Thursday, July 14, 2011

Mind Over Matter?

I was a real estate agent for a year.

I love amiable pets but freeze with fear of unsociable ones, specifically dogs. When another real estate agent and I went to preview a house, I followed her as we made our tour through the house. We were about to pass through a doorway when she stopped, looked downward, and said “Hey, baby.”

I thought my friend was speaking to a toddler, but as I made my way into the room I encountered a white, long-haired, very mixed breed dog whose back was level with my hips. A big dog. I didn’t speak. Thankfully, the dog paid little attention to us tramping through his residence. As you read this you see that he left an impression on me.

Another house we were previewing had a loft area above the living room. Again I followed my friend. As we ascended the stairs and caught our first view of the loft area its floor was even with our heads. I heard what I thought was a bird. I certainly didn’t want a bird dive bombing into my head so I took a quick look around the room. I didn’t see a small bird in flight as I had expected; I did see a beautiful (if it had been in a cage) parrot-looking type of bird sitting on its perch with no barrier between it and me. And the bird was not tethered to the perch. As its beady eyes followed our movements, I backed down the stairs. No desire to tangle with a large, squawking bird.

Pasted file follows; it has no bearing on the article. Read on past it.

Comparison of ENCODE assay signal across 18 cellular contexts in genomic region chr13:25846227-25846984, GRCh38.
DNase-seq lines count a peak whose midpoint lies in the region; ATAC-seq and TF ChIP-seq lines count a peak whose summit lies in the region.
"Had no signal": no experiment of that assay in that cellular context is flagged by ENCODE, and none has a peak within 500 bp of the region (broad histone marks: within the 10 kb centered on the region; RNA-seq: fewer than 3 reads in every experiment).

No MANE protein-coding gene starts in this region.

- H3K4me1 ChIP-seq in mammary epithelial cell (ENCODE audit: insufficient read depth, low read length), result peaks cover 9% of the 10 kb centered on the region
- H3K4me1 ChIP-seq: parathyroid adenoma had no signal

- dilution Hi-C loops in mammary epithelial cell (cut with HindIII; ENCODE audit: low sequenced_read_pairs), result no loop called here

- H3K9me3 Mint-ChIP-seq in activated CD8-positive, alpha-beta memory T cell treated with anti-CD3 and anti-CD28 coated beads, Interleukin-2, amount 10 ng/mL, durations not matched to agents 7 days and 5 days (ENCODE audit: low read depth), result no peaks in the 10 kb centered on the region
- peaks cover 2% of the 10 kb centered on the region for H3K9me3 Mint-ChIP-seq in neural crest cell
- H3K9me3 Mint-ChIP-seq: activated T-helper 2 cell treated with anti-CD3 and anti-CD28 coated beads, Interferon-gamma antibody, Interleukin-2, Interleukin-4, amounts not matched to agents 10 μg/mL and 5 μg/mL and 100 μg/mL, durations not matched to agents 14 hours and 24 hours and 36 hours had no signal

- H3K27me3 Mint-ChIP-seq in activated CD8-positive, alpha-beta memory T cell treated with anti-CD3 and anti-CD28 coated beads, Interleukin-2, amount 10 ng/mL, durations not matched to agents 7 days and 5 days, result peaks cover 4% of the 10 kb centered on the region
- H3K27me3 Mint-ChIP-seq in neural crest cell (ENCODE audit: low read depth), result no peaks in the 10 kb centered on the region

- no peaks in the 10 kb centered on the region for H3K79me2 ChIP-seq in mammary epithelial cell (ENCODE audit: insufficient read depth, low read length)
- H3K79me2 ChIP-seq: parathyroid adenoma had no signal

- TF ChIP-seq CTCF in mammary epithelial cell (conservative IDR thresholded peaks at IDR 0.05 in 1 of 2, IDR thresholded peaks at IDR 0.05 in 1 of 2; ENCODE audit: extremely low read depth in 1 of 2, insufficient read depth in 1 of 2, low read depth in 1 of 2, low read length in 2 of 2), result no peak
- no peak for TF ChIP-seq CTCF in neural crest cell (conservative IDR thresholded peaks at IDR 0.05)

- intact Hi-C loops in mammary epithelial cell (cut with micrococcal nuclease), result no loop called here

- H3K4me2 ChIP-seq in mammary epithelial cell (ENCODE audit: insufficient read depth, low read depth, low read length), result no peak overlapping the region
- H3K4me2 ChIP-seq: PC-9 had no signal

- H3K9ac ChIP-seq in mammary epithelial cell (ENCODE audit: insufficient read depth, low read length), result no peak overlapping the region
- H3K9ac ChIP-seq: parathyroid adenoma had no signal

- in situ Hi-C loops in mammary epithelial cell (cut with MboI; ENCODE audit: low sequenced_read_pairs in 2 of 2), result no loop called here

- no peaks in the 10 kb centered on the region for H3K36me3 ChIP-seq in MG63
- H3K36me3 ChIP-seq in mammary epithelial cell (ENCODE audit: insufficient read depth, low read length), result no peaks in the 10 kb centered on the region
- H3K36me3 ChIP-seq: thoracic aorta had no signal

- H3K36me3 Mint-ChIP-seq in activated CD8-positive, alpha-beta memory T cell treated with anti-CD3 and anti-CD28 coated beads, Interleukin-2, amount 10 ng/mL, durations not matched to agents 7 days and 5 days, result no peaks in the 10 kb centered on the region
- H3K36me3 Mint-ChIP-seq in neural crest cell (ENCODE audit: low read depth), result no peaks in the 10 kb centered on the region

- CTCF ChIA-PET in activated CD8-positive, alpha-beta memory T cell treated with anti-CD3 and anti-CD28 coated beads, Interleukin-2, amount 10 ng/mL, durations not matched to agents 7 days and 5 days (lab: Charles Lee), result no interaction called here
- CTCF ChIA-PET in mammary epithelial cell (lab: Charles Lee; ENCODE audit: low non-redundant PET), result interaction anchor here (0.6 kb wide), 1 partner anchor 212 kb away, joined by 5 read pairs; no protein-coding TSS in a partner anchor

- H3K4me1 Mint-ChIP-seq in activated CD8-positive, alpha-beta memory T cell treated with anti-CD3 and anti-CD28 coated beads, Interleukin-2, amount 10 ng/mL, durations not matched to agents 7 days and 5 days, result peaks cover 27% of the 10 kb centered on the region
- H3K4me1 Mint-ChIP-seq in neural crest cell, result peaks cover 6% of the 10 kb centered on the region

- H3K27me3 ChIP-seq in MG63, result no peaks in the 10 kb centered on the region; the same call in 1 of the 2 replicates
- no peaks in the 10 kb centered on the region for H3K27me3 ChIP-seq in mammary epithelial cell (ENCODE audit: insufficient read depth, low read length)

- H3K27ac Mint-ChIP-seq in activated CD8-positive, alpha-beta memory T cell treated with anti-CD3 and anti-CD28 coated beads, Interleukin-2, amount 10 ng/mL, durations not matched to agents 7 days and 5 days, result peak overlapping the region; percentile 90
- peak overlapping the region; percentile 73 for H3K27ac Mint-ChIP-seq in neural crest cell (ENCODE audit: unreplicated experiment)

Another experience with a dog went this way: I made an appointment by phone to show a home; as always I asked if there would be a dog on the premises. The other agent answered yes but assured me that a neighbor would have the dog confined at her house during my appointment. All went fine as my client, her small son, and I entered the house. However, when we left the house, I replaced the door key into the lock box hanging on the front door handle before turning toward my car.

Looming between me and my car was a large (are there any other sizes?) boxer-breed dog. Between me and my car. The dog didn’t take his eyes from us—we were coming out of his house. I didn’t even consider trying to walk past him to the car but wondered if I could get us back into the house before he came nearer. With trembling hands, I finally removed the key from the lock box and let us back into the house. I called the listing agent, she promised to make a call, and soon we saw a young man leading the boxer toward the house next door.

No need to explain to you why I was a real estate agent for only one year. Another instance of facing your fears. I couldn’t put mind over matter. I didn’t pass the test this time. If I ever own another dog it will be a small dog like Tammy Alexander’s Jack.


The Good Lord gave you a body that can stand most anything. It’s your mind you have to convince.”—Vince Lombardi, collegiate football coach



Till next time … keep on smiling.

2 comments:

  1. Jo, I wanted to invite you over, but I have an English Mastiff ... 190 pounds of woof. He's a sweetheart but his tail would bruise your hip as he wagged it.

    To be honest, I'm not so much wary as I'm respectful of all dogs, large or small. Just remember to never put your hand on top of their head until you're fast friends. That's a move of dominance to a dog and could get you in trouble. Once you're friends with the dog, though, you can pat its head. :)

    Somehow, though, I can't quite see you wanting to do that. ;) LOL

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  2. Ane, sounds as if you know me well. Would love to visit you and your English Mastiff. Maybe ... Someday ... Probably not ...

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